For most of us, running is generally considered a solitary endeavor. But, as Kelly inferred, this can sometimes lead to burnout and eventual discontinuation for some individuals, which, in turn, can result in a loss of myriad health benefits. As such, he believes the most important feature is this “community aspect” that run clubs such as the DCRC provide. They’re able to motivate individuals to “get and stay outside and stay healthy” through its built-in social network. “You can share how your week is going or what’s going on your life with people,” Kelly said. “And, yeah, it’s also an excuse to go drink that beer and not feel guilty about it and laugh and have a good time.” Kelly is proud of this, of what he’s been able to accomplish in such a short time. In kind, he’s seen how that same feeling has flourished through his ranks of fellow runners. “I feel like I’ve almost become kind of an ambassador to the area, and I feel like that [about] a lot of the people in the groups, too — I see how they’ve become ambassadors of Louisville too — how they’ve helped grow either the run scene, or they’re doing something big to help the area out. That’s the biggest thing, the idea of helping make the city and the community, and not just the running community, the whole city, a little bit of a better place.”
I wanted to know what the runners got out of all this, if being part of a group like the DCRC truly affected the relationship with their hobby in any significant way. In the crowd, I found the uber-affable Tami Mazzoccoli. Mazzoccoli, who’s been a runner since 2012 and a DCRC member since 2014, is more than happy to gush about the club. “We’re a family here, really,” she said. “We run together. We hang out together. We have fun together.” Mazzoccoli concurred with Kelly that the social element of these outings is the most attractive and important feature: “It encourages us to do things we might not otherwise do.” For Mazzoccoli, that meant gaining the wherewithal to run her first marathon, something she had never seriously considered before. “Everyone is always pushing others to the next place,” she told me, flourishing her hand across the gathered crowd of runners that have her back.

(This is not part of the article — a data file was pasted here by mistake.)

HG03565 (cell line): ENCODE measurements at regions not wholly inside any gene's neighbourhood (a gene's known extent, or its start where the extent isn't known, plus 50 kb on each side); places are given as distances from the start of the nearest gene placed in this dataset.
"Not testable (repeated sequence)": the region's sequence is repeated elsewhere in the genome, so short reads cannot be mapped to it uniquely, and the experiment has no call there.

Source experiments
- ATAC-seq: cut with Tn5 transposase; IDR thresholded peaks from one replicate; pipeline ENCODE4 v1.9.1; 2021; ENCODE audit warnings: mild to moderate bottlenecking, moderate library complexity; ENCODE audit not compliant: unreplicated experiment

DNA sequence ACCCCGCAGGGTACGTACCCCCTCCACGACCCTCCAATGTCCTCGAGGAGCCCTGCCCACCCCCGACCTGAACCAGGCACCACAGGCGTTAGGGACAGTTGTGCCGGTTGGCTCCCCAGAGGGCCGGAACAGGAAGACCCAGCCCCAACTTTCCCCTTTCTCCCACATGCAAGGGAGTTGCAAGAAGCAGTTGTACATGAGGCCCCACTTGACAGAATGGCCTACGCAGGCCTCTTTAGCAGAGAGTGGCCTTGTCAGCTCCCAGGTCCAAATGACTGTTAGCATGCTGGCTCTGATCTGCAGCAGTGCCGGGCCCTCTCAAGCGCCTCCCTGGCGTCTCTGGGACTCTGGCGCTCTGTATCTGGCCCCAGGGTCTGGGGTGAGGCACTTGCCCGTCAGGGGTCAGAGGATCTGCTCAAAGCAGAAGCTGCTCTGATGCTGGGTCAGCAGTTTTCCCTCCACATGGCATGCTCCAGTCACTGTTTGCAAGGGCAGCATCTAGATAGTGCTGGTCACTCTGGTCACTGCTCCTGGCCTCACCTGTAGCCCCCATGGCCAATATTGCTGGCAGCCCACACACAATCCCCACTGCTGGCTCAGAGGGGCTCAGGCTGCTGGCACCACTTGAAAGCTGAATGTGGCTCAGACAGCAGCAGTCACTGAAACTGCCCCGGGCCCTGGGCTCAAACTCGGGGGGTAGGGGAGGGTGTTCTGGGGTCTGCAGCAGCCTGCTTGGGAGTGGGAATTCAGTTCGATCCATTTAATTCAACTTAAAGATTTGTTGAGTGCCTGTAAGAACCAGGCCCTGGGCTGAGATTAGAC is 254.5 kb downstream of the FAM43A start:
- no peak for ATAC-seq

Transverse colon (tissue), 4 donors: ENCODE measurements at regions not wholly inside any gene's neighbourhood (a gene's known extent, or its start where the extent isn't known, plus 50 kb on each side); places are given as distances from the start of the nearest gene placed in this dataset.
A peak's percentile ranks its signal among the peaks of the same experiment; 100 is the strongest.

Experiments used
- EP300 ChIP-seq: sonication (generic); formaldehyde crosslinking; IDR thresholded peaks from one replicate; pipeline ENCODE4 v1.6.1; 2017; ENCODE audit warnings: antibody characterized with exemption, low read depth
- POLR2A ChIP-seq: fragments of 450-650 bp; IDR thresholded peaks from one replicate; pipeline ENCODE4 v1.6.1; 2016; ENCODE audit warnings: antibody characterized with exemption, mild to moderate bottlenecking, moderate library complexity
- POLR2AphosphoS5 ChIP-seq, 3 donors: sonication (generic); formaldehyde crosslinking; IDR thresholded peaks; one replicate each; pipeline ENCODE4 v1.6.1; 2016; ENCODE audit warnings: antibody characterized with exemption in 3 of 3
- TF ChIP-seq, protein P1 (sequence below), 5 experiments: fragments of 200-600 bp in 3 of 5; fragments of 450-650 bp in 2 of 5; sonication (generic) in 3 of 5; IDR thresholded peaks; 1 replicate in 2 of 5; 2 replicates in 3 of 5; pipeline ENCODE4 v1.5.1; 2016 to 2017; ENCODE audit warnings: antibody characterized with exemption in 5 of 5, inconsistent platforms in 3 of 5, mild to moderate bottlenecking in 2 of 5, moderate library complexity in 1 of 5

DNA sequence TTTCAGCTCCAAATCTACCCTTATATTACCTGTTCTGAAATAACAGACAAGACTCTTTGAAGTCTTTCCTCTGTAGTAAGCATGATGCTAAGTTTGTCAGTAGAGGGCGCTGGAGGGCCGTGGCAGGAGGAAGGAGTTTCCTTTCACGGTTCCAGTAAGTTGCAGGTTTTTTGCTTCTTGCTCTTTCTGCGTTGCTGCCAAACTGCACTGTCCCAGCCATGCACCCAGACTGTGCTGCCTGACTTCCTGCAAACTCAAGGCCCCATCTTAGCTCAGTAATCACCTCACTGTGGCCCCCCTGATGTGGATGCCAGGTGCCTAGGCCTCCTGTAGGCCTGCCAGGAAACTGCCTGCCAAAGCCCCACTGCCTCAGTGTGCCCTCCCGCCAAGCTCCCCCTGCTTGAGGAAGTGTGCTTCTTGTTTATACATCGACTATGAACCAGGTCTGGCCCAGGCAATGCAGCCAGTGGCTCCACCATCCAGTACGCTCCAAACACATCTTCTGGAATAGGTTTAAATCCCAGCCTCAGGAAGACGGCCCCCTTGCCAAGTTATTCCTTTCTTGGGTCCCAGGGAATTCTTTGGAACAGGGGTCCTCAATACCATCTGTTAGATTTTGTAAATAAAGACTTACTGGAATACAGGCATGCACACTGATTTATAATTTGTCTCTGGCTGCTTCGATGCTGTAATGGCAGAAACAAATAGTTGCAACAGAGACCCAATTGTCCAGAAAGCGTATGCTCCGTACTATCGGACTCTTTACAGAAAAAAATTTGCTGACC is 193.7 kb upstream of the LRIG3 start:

Off to another side, I spoke with Simon Corcoran, a man so devoted to running that he actually runs to the run. Corcoran is 54 and former competition runner in the ‘90s before a compression fracture in his back slowed him five years ago. Over time, he regained his strength and began running again, but it was the DCRC, which he joined three years ago at the behest of some friends, that keeps him motivated and working hard to maintain his fitness. “Running with these people makes me go harder,” Corcoran said. “It’s a support group really. We’ve got people running six-minute miles and people running much longer ones, but we’re all friends here. Everyone is at their own pace. No one is looked down upon and everyone is encouraged.”
Like myself, some of us will never feel the urge to run outside of a scenario where we’re being chased by a an angry bear. But I can see the attraction to joining the DCRC, if I did. Everyone I talked to, including Kelly, encourage new runners to come out and give it a try at any of their three weekly runs. They love to see first timers, no matter your level of fitness. The good news is that even if you have a hard time getting behind the running part perhaps, you can more easily get behind the drinking beer part.
For more information, including times and locations, visit the Derby City Run Club’s website.